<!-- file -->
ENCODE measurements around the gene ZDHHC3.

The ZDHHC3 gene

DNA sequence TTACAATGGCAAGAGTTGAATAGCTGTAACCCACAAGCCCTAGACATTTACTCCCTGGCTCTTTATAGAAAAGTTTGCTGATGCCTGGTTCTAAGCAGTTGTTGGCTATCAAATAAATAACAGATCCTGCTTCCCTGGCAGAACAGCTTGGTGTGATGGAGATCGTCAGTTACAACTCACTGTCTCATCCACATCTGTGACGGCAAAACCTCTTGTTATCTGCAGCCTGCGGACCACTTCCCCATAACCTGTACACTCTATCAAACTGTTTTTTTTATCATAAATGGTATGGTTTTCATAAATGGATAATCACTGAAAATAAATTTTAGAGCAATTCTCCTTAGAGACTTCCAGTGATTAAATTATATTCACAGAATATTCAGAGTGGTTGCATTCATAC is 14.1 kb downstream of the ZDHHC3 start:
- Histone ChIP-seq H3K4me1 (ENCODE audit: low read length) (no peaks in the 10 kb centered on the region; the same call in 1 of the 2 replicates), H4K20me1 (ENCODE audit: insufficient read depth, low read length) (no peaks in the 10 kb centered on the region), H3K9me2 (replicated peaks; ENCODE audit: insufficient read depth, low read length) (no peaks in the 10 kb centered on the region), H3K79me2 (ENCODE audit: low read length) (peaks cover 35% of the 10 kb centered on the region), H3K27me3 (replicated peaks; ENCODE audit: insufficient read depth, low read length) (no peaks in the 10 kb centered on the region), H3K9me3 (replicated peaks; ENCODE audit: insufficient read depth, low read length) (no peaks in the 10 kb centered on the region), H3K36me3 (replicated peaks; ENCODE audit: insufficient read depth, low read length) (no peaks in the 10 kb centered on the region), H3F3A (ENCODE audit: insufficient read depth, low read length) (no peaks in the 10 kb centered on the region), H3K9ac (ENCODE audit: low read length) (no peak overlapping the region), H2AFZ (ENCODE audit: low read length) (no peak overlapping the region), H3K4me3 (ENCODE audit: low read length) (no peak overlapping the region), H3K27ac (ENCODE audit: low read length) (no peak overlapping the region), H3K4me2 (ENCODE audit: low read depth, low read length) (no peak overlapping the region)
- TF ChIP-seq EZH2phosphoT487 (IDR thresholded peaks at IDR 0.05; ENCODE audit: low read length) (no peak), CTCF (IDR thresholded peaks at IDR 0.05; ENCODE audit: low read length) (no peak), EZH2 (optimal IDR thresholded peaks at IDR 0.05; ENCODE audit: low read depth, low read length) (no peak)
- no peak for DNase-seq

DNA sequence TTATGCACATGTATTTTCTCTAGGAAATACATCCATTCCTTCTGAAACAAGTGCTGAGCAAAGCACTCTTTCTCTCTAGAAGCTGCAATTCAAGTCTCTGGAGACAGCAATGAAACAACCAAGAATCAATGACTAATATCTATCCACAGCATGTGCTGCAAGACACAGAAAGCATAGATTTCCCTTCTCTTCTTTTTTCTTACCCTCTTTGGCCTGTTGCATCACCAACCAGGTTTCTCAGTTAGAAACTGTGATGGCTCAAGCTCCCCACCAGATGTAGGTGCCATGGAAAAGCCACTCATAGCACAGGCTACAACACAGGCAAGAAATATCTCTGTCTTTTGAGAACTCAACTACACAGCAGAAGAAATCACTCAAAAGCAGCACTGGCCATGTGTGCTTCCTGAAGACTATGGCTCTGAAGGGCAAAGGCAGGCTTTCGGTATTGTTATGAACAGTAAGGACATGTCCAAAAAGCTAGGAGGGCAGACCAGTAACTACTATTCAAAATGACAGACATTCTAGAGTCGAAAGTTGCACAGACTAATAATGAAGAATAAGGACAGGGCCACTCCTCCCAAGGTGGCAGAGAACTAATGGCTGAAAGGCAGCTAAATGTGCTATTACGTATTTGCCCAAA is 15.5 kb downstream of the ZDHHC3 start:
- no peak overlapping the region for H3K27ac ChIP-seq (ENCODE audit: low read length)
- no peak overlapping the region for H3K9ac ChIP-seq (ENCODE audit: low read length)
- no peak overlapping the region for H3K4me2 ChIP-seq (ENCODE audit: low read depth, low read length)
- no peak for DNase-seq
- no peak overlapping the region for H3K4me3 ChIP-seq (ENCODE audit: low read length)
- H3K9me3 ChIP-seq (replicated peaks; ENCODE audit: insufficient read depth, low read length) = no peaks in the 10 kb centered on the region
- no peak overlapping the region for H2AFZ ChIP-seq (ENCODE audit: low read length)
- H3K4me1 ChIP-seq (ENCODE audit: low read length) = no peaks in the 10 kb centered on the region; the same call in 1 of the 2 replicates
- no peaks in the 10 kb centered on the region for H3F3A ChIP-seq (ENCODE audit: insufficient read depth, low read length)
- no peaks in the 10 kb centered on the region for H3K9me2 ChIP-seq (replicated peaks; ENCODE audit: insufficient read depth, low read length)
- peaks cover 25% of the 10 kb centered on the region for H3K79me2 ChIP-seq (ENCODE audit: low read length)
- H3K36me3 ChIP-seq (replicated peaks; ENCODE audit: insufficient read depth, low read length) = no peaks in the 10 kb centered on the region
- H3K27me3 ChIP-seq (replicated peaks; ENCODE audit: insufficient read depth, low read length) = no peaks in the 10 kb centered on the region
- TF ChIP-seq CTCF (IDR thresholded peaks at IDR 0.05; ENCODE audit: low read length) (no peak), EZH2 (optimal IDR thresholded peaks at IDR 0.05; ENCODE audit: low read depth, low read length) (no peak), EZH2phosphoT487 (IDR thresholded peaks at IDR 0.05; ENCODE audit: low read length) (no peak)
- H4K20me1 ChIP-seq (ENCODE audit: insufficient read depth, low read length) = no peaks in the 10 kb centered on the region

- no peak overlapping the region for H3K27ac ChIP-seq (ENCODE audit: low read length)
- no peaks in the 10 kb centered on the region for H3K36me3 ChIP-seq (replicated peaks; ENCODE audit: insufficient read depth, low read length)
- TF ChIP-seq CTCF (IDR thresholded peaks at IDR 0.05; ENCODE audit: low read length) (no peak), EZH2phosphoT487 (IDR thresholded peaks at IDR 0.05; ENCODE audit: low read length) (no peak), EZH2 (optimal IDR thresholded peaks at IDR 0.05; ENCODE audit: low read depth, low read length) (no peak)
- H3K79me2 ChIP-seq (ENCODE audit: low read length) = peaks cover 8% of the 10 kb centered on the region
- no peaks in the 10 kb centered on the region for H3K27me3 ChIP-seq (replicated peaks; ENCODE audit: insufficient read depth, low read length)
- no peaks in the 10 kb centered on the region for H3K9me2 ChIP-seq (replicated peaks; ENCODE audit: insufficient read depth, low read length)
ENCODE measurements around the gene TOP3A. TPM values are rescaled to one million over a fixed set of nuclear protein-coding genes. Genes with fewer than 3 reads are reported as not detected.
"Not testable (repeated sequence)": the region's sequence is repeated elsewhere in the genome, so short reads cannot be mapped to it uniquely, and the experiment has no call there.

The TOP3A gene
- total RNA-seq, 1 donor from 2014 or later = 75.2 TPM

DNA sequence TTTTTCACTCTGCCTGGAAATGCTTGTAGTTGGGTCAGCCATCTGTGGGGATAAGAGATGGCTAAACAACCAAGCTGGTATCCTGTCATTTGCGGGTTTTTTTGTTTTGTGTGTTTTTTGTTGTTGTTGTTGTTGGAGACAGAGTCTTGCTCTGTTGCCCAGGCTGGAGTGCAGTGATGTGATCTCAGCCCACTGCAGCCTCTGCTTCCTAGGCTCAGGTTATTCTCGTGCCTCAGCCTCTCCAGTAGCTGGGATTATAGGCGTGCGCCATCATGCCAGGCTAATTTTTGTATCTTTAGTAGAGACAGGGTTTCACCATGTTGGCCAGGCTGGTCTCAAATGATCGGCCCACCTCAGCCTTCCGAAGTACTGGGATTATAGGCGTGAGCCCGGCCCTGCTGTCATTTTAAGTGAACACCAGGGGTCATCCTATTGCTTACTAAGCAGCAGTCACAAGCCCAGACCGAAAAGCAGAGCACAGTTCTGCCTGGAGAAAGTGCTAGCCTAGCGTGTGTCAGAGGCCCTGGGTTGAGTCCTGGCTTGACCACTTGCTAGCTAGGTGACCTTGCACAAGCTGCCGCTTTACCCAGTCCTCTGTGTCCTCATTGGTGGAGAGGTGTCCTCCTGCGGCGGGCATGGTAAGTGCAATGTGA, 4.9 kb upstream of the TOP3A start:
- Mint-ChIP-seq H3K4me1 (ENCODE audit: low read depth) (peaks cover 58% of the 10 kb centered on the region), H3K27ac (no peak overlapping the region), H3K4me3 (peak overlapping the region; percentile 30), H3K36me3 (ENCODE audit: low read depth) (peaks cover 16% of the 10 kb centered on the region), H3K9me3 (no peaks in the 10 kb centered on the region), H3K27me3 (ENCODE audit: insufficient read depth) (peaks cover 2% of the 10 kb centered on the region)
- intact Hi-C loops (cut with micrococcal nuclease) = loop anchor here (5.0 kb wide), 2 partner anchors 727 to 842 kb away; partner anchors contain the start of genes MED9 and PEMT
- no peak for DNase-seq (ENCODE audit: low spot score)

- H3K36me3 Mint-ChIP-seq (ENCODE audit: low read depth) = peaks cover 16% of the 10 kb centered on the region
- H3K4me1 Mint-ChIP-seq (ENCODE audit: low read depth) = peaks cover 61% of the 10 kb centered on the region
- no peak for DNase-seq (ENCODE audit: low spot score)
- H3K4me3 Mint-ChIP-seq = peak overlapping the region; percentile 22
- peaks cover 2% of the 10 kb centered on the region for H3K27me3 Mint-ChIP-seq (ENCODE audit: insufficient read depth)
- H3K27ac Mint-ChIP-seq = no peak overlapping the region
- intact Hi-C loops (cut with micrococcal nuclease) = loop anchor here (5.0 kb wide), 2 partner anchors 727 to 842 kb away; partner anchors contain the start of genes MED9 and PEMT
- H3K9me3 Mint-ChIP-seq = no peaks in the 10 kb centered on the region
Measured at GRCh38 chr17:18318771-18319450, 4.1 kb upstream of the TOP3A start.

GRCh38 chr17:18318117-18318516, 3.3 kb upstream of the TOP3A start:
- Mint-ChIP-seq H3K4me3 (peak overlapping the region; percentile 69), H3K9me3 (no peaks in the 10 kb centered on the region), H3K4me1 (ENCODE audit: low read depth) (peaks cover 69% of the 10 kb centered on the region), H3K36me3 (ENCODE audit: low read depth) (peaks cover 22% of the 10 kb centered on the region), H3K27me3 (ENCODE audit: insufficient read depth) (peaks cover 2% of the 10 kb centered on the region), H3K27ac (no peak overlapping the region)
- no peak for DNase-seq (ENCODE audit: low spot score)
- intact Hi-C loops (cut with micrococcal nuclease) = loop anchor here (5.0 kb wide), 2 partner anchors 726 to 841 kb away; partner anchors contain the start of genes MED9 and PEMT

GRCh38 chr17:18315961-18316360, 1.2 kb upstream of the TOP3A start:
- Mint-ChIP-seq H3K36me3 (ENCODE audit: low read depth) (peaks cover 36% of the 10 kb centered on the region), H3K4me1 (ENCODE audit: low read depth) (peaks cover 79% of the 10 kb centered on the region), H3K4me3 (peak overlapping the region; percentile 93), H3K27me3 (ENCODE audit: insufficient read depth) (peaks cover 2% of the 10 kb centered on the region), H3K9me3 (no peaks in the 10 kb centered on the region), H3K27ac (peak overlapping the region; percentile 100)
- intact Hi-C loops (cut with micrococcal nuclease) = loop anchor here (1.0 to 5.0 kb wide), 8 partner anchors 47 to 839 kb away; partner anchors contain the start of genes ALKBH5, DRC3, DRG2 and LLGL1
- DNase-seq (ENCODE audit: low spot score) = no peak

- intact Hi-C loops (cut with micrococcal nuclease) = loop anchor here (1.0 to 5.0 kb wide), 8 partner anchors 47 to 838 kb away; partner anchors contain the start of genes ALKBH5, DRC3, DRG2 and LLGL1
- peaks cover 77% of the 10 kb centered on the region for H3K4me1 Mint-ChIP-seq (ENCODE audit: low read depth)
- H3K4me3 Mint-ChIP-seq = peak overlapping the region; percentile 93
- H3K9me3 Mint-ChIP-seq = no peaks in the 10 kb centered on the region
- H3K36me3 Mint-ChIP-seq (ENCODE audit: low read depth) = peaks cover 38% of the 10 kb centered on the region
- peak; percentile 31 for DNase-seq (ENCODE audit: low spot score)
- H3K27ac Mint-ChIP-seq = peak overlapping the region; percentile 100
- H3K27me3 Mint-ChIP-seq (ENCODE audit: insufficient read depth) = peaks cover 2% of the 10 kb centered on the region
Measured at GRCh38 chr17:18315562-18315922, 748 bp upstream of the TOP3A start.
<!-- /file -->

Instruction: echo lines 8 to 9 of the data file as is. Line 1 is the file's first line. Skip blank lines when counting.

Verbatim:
- no peak overlapping the region for H3K27ac ChIP-seq (ENCODE audit: low read length)
- no peak overlapping the region for H3K9ac ChIP-seq (ENCODE audit: low read length)